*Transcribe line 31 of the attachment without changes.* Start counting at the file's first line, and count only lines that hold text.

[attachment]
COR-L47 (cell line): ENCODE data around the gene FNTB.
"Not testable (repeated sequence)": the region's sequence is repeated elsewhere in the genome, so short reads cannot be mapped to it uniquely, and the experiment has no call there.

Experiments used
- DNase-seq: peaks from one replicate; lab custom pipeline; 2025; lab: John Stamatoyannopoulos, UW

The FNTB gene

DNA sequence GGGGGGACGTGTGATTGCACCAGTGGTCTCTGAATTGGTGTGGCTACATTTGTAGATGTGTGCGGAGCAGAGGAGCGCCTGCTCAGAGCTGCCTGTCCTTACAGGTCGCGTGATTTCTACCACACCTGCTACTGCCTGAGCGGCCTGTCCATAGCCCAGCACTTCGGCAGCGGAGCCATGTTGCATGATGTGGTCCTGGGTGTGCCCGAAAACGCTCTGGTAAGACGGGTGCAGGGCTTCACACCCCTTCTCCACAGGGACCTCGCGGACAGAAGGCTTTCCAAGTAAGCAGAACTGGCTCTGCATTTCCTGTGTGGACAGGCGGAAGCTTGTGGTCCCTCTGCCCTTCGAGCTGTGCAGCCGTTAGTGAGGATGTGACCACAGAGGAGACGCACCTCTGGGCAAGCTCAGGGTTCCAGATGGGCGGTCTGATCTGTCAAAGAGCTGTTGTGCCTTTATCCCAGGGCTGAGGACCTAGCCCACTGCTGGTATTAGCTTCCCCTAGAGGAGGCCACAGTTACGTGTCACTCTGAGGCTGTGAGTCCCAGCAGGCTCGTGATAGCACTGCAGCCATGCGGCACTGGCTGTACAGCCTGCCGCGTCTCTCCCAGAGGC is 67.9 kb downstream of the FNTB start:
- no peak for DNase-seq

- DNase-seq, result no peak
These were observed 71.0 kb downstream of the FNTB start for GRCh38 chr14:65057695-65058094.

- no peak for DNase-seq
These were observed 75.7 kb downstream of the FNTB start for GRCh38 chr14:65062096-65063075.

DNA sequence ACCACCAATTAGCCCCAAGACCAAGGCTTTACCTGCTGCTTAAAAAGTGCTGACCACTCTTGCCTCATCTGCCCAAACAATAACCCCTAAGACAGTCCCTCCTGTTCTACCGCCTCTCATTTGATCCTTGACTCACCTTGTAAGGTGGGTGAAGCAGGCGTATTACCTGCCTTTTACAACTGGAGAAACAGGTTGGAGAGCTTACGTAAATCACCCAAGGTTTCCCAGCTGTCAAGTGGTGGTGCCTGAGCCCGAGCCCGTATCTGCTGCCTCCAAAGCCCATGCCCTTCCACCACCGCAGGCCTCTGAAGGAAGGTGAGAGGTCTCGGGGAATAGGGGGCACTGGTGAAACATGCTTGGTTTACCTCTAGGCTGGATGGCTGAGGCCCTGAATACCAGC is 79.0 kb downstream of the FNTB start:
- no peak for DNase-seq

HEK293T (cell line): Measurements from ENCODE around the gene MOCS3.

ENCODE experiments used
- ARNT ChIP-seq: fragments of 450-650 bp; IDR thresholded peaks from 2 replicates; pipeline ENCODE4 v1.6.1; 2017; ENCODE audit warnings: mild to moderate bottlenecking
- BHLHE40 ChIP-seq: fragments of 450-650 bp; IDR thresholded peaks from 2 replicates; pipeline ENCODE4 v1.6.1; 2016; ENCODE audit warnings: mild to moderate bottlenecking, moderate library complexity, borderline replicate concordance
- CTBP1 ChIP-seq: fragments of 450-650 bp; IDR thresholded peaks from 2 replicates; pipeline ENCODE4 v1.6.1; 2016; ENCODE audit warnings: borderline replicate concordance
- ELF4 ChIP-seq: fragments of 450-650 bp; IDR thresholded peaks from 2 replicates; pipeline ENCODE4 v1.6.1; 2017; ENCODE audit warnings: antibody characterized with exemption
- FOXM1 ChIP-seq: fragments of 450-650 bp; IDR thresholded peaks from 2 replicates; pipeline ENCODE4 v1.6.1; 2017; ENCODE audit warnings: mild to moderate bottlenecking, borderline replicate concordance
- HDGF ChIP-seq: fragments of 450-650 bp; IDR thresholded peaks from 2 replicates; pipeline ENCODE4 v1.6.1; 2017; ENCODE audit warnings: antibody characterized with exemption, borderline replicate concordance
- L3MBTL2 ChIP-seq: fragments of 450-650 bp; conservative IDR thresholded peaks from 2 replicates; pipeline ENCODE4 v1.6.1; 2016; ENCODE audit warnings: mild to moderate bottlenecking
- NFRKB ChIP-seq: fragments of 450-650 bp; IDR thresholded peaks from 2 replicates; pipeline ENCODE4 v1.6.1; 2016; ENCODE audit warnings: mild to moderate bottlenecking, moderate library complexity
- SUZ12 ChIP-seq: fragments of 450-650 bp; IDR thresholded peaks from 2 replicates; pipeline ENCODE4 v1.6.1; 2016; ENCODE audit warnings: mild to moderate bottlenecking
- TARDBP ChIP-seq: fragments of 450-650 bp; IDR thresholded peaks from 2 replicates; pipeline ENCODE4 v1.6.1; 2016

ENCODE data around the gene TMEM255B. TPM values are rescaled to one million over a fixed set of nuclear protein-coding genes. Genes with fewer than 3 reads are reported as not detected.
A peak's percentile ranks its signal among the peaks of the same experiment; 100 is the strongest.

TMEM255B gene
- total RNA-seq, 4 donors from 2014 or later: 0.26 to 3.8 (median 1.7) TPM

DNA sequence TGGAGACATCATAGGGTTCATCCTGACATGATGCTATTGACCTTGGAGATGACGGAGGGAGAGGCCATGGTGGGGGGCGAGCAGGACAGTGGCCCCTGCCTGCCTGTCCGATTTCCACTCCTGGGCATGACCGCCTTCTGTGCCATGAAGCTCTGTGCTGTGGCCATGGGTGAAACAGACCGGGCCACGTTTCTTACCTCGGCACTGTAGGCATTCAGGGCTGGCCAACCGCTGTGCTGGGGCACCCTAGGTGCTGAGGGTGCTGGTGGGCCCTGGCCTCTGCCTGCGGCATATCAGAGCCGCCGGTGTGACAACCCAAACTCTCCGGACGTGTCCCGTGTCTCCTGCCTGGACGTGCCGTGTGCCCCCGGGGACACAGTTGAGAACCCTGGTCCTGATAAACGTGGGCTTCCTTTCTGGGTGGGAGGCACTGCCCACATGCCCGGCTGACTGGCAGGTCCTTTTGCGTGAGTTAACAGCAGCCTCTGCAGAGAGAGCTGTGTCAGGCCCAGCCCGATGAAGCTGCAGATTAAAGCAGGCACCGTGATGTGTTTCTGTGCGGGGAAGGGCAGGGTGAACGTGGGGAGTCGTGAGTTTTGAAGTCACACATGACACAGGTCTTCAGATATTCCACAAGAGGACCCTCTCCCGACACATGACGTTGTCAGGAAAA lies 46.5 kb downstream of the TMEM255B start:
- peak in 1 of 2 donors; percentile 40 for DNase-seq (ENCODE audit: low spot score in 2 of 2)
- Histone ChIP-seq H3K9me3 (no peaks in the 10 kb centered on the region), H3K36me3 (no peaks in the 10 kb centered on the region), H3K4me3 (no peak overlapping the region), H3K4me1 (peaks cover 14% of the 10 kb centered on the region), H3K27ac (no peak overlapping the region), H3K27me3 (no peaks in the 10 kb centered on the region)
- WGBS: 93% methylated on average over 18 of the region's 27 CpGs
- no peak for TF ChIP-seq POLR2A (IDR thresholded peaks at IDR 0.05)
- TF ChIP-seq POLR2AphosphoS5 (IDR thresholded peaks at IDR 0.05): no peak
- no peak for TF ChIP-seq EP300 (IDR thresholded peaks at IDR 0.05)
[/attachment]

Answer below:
- peak in 1 of 2 donors; percentile 40 for DNase-seq (ENCODE audit: low spot score in 2 of 2)